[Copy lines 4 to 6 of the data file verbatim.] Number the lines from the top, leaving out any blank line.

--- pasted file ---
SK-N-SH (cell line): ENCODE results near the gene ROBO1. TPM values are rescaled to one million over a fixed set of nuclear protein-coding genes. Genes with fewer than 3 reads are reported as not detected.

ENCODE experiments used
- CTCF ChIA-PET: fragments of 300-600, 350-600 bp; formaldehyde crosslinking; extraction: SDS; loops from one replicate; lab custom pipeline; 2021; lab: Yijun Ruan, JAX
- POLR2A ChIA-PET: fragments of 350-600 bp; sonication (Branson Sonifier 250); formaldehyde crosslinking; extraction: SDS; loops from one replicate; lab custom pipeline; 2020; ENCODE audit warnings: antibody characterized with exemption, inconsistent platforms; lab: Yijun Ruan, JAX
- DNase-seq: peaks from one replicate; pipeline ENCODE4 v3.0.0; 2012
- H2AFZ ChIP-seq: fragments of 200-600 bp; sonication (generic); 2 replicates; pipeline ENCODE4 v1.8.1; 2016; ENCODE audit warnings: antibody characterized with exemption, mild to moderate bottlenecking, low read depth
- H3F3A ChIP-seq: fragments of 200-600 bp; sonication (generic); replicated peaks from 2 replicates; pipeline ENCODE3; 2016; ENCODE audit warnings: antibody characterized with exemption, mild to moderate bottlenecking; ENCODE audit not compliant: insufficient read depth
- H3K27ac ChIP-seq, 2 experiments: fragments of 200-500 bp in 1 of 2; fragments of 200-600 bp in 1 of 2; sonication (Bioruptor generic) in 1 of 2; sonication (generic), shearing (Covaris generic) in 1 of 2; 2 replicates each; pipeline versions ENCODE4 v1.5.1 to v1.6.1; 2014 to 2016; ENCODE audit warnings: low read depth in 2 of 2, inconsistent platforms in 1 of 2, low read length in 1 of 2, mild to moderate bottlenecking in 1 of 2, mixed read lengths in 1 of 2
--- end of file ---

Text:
- POLR2A ChIA-PET: fragments of 350-600 bp; sonication (Branson Sonifier 250); formaldehyde crosslinking; extraction: SDS; loops from one replicate; lab custom pipeline; 2020; ENCODE audit warnings: antibody characterized with exemption, inconsistent platforms; lab: Yijun Ruan, JAX
- DNase-seq: peaks from one replicate; pipeline ENCODE4 v3.0.0; 2012
- H2AFZ ChIP-seq: fragments of 200-600 bp; sonication (generic); 2 replicates; pipeline ENCODE4 v1.8.1; 2016; ENCODE audit warnings: antibody characterized with exemption, mild to moderate bottlenecking, low read depth